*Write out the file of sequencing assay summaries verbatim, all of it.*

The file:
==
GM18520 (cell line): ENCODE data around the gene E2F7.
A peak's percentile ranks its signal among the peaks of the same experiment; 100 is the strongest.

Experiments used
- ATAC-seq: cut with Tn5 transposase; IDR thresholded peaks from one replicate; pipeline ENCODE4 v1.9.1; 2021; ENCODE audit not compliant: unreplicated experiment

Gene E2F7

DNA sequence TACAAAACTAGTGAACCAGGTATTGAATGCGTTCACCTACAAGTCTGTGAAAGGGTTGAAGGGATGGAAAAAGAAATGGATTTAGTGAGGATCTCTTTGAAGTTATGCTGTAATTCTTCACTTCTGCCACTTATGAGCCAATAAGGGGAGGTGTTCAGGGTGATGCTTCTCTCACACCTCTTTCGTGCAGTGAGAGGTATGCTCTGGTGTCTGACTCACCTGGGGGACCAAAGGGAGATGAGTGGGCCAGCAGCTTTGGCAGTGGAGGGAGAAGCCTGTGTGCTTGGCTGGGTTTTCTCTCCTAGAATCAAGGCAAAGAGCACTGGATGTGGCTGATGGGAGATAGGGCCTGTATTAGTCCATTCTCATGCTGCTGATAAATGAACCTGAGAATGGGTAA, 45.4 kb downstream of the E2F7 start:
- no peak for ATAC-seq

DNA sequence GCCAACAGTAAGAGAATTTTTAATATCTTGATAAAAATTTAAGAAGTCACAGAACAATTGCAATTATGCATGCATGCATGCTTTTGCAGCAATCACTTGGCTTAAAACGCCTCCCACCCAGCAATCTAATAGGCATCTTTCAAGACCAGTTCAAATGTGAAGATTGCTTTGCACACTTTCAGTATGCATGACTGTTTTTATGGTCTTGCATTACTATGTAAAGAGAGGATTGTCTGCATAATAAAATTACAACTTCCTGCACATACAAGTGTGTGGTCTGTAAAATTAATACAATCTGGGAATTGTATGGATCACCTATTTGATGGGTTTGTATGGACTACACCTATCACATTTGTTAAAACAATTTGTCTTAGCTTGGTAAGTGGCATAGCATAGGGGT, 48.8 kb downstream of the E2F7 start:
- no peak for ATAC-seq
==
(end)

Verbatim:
GM18520 (cell line): ENCODE data around the gene E2F7.
A peak's percentile ranks its signal among the peaks of the same experiment; 100 is the strongest.

Experiments used
- ATAC-seq: cut with Tn5 transposase; IDR thresholded peaks from one replicate; pipeline ENCODE4 v1.9.1; 2021; ENCODE audit not compliant: unreplicated experiment

Gene E2F7

DNA sequence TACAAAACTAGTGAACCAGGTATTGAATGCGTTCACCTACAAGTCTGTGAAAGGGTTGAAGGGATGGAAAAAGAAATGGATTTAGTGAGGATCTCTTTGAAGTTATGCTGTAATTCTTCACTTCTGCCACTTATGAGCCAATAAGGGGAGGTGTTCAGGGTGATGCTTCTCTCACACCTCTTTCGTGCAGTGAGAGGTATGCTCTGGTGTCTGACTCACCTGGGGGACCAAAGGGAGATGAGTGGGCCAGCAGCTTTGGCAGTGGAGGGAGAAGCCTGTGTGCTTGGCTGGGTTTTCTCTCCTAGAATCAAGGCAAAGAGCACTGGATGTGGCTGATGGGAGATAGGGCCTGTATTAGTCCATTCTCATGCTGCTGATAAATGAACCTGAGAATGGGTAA, 45.4 kb downstream of the E2F7 start:
- no peak for ATAC-seq

DNA sequence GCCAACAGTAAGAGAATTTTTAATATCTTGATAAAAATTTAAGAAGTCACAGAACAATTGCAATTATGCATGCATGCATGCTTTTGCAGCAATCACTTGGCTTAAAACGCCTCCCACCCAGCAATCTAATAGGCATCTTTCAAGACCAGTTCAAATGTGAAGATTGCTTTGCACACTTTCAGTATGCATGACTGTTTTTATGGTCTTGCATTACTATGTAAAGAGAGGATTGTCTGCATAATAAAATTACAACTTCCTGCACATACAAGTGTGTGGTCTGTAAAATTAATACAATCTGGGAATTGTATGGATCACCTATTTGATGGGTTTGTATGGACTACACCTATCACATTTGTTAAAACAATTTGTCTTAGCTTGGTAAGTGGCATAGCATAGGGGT, 48.8 kb downstream of the E2F7 start:
- no peak for ATAC-seq